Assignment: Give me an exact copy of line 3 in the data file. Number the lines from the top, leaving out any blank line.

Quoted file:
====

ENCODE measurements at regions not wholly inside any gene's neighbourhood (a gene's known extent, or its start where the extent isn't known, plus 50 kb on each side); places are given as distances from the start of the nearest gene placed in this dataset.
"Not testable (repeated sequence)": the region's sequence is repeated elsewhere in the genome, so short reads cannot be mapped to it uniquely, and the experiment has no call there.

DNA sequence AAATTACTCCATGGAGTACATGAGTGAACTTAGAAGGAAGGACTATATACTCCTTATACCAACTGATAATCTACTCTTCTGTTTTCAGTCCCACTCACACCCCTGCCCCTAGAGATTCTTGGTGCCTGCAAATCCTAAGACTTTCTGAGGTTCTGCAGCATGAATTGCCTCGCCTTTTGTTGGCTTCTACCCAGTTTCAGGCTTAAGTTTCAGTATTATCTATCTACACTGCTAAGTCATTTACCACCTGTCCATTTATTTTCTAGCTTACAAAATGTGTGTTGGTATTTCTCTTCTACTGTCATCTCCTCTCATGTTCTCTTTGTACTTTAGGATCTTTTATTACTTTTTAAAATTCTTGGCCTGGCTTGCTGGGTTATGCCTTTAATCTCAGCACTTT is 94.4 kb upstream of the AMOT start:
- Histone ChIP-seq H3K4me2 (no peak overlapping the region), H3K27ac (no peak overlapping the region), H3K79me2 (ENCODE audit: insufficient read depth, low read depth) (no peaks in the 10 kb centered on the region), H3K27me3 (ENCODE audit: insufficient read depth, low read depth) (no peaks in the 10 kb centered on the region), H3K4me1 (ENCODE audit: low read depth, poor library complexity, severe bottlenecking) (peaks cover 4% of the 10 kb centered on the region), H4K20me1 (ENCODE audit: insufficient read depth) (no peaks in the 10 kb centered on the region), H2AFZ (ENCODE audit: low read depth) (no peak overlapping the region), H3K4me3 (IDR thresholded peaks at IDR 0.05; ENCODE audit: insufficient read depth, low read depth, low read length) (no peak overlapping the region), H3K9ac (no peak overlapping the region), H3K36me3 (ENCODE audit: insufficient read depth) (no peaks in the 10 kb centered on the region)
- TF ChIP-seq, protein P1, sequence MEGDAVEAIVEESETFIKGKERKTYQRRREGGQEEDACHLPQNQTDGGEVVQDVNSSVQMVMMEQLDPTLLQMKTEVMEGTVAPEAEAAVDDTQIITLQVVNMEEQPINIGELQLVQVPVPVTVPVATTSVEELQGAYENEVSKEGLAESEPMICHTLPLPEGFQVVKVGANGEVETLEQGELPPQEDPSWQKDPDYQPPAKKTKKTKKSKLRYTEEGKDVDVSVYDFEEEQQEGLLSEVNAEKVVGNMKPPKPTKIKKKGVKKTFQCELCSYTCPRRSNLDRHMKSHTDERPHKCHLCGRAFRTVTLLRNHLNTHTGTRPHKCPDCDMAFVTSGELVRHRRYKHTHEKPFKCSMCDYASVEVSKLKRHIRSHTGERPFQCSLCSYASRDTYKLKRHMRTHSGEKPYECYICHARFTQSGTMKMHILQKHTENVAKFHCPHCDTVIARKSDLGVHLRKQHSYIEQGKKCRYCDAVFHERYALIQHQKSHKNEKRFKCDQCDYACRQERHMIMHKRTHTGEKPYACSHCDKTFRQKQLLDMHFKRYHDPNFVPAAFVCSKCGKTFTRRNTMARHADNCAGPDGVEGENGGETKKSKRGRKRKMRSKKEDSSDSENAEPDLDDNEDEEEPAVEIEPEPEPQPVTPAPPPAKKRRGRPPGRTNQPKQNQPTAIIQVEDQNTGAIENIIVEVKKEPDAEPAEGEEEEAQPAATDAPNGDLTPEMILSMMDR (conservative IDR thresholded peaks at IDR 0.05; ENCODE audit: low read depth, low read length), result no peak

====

DNA sequence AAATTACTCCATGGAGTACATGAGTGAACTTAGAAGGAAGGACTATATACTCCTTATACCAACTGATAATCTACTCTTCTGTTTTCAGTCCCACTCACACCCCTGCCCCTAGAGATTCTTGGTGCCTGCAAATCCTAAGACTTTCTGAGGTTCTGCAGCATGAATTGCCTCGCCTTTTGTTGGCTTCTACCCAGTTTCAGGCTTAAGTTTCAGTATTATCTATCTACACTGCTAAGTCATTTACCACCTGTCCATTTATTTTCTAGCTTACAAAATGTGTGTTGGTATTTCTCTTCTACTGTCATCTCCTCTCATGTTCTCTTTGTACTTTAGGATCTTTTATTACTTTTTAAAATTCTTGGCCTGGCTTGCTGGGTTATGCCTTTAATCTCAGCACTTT is 94.4 kb upstream of the AMOT start: